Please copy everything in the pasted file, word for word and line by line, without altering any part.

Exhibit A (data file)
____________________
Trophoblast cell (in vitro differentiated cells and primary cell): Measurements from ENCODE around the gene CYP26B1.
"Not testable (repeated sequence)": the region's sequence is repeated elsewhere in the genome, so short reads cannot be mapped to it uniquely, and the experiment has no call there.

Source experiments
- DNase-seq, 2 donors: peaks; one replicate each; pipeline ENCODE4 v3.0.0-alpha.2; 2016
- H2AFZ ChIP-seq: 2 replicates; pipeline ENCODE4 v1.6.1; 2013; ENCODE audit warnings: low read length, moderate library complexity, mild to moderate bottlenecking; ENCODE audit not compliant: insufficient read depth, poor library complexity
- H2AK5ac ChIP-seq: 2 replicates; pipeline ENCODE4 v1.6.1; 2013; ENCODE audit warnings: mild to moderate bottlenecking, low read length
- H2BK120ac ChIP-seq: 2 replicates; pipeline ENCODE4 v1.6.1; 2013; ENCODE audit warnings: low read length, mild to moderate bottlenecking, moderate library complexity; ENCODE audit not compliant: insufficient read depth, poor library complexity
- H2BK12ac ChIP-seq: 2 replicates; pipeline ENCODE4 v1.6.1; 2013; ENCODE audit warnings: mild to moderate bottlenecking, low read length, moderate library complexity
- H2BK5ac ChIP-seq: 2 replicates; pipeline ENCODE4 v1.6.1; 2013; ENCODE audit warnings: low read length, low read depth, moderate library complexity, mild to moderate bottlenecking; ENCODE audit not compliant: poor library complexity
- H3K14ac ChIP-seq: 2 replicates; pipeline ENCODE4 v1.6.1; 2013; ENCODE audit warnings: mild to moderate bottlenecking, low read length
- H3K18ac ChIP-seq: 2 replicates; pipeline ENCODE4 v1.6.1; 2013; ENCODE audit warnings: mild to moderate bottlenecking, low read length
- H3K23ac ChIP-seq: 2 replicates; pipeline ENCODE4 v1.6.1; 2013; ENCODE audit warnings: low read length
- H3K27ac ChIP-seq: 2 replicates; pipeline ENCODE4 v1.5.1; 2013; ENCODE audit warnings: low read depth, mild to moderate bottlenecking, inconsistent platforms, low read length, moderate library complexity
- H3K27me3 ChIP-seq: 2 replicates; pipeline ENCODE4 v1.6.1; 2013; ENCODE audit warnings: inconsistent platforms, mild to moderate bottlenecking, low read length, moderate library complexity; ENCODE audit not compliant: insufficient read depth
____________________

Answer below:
Trophoblast cell (in vitro differentiated cells and primary cell): Measurements from ENCODE around the gene CYP26B1.
"Not testable (repeated sequence)": the region's sequence is repeated elsewhere in the genome, so short reads cannot be mapped to it uniquely, and the experiment has no call there.

Source experiments
- DNase-seq, 2 donors: peaks; one replicate each; pipeline ENCODE4 v3.0.0-alpha.2; 2016
- H2AFZ ChIP-seq: 2 replicates; pipeline ENCODE4 v1.6.1; 2013; ENCODE audit warnings: low read length, moderate library complexity, mild to moderate bottlenecking; ENCODE audit not compliant: insufficient read depth, poor library complexity
- H2AK5ac ChIP-seq: 2 replicates; pipeline ENCODE4 v1.6.1; 2013; ENCODE audit warnings: mild to moderate bottlenecking, low read length
- H2BK120ac ChIP-seq: 2 replicates; pipeline ENCODE4 v1.6.1; 2013; ENCODE audit warnings: low read length, mild to moderate bottlenecking, moderate library complexity; ENCODE audit not compliant: insufficient read depth, poor library complexity
- H2BK12ac ChIP-seq: 2 replicates; pipeline ENCODE4 v1.6.1; 2013; ENCODE audit warnings: mild to moderate bottlenecking, low read length, moderate library complexity
- H2BK5ac ChIP-seq: 2 replicates; pipeline ENCODE4 v1.6.1; 2013; ENCODE audit warnings: low read length, low read depth, moderate library complexity, mild to moderate bottlenecking; ENCODE audit not compliant: poor library complexity
- H3K14ac ChIP-seq: 2 replicates; pipeline ENCODE4 v1.6.1; 2013; ENCODE audit warnings: mild to moderate bottlenecking, low read length
- H3K18ac ChIP-seq: 2 replicates; pipeline ENCODE4 v1.6.1; 2013; ENCODE audit warnings: mild to moderate bottlenecking, low read length
- H3K23ac ChIP-seq: 2 replicates; pipeline ENCODE4 v1.6.1; 2013; ENCODE audit warnings: low read length
- H3K27ac ChIP-seq: 2 replicates; pipeline ENCODE4 v1.5.1; 2013; ENCODE audit warnings: low read depth, mild to moderate bottlenecking, inconsistent platforms, low read length, moderate library complexity
- H3K27me3 ChIP-seq: 2 replicates; pipeline ENCODE4 v1.6.1; 2013; ENCODE audit warnings: inconsistent platforms, mild to moderate bottlenecking, low read length, moderate library complexity; ENCODE audit not compliant: insufficient read depth